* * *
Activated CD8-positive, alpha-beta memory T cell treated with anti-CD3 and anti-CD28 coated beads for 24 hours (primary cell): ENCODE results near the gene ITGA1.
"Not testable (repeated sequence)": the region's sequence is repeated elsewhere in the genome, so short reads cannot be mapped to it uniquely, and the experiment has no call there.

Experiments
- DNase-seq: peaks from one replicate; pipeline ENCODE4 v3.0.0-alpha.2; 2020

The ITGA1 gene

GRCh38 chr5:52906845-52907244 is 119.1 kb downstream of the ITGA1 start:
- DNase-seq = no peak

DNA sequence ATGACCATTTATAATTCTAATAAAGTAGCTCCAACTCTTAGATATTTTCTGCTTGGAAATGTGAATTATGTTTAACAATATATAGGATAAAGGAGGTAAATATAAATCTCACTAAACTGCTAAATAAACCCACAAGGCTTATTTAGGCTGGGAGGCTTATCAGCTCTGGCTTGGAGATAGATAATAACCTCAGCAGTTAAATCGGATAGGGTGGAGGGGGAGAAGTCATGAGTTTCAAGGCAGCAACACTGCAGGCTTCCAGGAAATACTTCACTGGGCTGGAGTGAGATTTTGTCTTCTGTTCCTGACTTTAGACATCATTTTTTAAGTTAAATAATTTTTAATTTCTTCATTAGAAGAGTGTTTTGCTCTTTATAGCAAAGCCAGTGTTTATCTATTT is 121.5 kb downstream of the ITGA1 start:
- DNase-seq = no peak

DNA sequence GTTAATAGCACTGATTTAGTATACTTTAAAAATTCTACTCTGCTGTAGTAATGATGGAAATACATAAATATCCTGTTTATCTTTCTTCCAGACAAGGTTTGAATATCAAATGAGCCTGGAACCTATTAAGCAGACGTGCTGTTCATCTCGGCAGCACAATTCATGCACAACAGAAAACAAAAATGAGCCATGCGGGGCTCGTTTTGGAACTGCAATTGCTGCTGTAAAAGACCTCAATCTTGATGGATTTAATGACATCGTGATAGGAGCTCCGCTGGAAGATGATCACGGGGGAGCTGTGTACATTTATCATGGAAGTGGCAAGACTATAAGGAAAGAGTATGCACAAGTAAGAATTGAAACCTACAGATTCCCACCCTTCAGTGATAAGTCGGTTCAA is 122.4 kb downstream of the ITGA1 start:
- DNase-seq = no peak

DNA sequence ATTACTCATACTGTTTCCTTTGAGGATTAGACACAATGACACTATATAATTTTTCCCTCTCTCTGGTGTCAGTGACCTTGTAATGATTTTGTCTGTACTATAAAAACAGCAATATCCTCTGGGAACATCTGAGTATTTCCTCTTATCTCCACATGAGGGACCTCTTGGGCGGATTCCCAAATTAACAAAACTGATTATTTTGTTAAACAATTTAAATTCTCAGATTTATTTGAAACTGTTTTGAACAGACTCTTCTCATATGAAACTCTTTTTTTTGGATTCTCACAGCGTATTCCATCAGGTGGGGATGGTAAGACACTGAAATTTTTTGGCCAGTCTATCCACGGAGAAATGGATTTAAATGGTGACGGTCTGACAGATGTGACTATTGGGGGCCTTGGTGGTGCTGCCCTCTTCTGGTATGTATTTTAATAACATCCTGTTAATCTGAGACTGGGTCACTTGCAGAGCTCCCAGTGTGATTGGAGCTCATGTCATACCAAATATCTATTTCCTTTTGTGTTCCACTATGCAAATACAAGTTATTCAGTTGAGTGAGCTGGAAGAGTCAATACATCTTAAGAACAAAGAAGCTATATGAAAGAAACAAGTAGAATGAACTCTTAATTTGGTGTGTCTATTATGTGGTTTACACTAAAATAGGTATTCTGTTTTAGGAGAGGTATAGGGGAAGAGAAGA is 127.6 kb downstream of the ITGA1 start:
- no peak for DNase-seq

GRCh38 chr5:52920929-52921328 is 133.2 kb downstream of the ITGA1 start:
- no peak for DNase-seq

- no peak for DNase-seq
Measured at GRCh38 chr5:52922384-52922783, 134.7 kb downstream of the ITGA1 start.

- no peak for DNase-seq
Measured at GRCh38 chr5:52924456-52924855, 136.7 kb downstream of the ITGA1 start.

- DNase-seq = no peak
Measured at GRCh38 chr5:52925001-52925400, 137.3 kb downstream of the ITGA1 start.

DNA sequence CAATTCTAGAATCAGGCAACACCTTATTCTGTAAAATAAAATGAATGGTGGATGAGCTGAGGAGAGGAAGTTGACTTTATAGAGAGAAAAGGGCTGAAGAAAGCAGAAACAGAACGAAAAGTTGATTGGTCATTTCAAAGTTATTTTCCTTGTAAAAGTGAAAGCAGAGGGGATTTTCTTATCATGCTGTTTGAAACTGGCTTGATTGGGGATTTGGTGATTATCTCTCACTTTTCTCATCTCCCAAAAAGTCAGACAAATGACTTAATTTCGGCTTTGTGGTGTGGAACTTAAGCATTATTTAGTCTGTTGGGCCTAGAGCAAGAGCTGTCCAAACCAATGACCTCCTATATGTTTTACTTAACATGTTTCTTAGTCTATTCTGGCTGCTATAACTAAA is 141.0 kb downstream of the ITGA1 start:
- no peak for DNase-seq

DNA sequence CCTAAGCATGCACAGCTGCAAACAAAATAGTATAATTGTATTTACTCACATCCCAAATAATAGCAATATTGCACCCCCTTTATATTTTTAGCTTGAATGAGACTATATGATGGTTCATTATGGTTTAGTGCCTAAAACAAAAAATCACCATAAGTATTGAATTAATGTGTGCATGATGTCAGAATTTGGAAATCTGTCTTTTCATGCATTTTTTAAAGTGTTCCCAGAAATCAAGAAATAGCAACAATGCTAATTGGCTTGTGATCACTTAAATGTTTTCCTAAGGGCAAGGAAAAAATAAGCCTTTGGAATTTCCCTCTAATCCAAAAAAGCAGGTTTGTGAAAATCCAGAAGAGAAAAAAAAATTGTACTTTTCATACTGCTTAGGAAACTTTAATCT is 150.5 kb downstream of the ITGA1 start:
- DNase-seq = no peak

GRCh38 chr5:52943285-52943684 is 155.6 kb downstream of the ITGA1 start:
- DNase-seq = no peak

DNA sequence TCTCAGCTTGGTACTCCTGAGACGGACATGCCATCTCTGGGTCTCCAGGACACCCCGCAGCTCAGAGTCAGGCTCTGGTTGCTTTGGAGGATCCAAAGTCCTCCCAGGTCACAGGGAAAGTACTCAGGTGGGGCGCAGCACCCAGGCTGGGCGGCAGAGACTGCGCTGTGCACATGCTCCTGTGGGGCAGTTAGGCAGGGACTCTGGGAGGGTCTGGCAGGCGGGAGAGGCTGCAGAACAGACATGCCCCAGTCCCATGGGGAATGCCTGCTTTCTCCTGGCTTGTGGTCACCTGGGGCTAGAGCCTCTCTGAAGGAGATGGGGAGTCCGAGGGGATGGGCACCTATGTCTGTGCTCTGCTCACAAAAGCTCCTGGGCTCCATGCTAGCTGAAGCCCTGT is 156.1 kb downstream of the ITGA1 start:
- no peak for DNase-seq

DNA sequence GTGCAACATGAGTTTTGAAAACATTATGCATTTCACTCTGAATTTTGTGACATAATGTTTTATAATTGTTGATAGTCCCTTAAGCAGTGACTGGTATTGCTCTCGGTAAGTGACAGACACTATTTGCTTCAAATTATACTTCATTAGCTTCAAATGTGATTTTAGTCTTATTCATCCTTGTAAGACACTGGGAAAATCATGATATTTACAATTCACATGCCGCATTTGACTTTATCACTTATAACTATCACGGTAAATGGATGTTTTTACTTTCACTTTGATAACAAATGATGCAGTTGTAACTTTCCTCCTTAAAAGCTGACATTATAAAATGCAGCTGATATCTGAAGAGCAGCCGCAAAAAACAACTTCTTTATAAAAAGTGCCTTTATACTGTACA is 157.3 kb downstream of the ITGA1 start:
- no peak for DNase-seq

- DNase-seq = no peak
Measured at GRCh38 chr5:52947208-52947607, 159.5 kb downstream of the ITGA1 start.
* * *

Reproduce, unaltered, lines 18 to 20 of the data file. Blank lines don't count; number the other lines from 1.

- no peak for DNase-seq
Measured at GRCh38 chr5:52924456-52924855, 136.7 kb downstream of the ITGA1 start.

- DNase-seq = no peak